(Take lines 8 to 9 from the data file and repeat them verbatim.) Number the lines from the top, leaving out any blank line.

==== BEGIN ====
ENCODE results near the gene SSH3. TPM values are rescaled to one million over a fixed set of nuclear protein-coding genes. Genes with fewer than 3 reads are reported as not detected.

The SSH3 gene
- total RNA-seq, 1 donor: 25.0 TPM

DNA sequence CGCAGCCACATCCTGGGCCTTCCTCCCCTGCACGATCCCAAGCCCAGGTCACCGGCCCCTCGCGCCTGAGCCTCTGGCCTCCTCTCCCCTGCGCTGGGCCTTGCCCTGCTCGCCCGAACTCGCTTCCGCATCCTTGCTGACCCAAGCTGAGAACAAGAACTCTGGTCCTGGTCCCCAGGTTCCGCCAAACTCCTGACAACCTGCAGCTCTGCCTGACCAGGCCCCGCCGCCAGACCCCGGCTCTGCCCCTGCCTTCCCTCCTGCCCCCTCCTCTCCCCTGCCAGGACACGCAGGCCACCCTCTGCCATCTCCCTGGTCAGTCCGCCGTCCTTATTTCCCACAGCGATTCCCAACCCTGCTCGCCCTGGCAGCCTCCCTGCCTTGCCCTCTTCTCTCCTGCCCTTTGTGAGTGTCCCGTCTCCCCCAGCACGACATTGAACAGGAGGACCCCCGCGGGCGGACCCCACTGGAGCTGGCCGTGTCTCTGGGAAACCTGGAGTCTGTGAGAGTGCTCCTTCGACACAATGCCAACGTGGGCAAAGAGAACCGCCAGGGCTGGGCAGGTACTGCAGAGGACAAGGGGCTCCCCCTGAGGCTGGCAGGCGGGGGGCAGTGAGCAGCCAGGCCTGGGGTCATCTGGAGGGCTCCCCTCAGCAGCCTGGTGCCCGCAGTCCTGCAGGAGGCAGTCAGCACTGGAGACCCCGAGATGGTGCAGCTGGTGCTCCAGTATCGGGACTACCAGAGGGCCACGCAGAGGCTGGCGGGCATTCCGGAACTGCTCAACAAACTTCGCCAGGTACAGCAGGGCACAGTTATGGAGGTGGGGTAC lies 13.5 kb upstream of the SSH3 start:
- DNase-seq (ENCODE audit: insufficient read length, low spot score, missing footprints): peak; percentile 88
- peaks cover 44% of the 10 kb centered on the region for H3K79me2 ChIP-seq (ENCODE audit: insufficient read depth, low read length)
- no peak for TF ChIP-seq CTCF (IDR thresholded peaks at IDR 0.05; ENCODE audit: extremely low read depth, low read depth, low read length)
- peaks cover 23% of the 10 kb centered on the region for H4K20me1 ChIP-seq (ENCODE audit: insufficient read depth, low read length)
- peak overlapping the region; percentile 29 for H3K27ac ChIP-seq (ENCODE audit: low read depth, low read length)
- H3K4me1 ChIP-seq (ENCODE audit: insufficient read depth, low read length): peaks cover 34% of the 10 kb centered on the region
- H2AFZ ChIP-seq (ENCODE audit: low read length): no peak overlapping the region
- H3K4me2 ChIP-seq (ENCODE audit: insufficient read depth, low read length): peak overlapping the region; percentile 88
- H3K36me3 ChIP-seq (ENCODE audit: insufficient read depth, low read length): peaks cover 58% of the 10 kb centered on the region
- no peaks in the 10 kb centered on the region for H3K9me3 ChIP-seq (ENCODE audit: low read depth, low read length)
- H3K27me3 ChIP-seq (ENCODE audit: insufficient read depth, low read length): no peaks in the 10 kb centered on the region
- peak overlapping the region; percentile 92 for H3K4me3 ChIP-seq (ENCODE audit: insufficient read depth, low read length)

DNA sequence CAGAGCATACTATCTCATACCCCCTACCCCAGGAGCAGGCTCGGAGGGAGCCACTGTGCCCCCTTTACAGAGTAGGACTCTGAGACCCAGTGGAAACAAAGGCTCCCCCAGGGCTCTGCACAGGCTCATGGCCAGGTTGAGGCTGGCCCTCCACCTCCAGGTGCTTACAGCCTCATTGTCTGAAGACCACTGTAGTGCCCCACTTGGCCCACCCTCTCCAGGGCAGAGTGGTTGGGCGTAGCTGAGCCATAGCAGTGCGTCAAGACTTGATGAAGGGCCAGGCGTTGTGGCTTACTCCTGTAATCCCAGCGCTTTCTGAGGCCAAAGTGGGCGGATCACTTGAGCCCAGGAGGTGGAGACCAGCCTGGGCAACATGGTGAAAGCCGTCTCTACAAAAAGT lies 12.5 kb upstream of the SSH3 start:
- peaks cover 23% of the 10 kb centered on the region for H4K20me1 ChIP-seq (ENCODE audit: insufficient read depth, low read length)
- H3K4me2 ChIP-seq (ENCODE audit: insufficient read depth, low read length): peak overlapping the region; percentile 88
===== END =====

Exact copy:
- peaks cover 23% of the 10 kb centered on the region for H4K20me1 ChIP-seq (ENCODE audit: insufficient read depth, low read length)
- peak overlapping the region; percentile 29 for H3K27ac ChIP-seq (ENCODE audit: low read depth, low read length)